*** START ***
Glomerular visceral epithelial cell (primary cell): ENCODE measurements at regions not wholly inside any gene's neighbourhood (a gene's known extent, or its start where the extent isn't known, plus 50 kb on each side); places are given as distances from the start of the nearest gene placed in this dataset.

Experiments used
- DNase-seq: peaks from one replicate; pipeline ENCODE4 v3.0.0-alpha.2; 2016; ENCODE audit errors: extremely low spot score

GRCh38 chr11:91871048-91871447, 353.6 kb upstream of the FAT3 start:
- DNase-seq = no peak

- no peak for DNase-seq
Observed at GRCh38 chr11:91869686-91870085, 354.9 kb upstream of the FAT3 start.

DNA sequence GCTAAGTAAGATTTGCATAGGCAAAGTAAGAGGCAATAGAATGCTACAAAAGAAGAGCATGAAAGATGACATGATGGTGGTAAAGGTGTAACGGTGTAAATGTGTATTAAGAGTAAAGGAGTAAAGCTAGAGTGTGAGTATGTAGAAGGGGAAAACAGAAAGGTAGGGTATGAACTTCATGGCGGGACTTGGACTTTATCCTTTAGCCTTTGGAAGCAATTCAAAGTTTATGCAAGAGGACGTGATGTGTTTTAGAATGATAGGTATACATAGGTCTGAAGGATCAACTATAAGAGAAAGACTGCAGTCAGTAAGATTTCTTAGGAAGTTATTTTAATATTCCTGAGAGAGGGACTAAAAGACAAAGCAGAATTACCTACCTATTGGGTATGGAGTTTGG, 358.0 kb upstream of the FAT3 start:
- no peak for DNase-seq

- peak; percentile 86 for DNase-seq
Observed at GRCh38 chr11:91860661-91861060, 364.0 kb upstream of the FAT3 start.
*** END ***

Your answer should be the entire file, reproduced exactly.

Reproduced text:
Glomerular visceral epithelial cell (primary cell): ENCODE measurements at regions not wholly inside any gene's neighbourhood (a gene's known extent, or its start where the extent isn't known, plus 50 kb on each side); places are given as distances from the start of the nearest gene placed in this dataset.

Experiments used
- DNase-seq: peaks from one replicate; pipeline ENCODE4 v3.0.0-alpha.2; 2016; ENCODE audit errors: extremely low spot score

GRCh38 chr11:91871048-91871447, 353.6 kb upstream of the FAT3 start:
- DNase-seq = no peak

- no peak for DNase-seq
Observed at GRCh38 chr11:91869686-91870085, 354.9 kb upstream of the FAT3 start.

DNA sequence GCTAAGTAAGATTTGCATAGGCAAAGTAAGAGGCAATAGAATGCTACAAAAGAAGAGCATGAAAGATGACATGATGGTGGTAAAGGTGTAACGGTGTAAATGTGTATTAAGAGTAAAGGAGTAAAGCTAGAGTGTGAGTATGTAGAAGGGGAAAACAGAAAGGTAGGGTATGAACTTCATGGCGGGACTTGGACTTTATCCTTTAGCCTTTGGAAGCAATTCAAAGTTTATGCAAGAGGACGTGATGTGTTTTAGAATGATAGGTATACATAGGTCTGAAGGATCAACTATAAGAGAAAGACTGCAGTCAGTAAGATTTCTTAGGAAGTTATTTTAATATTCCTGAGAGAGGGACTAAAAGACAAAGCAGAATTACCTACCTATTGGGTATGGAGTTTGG, 358.0 kb upstream of the FAT3 start:
- no peak for DNase-seq

- peak; percentile 86 for DNase-seq
Observed at GRCh38 chr11:91860661-91861060, 364.0 kb upstream of the FAT3 start.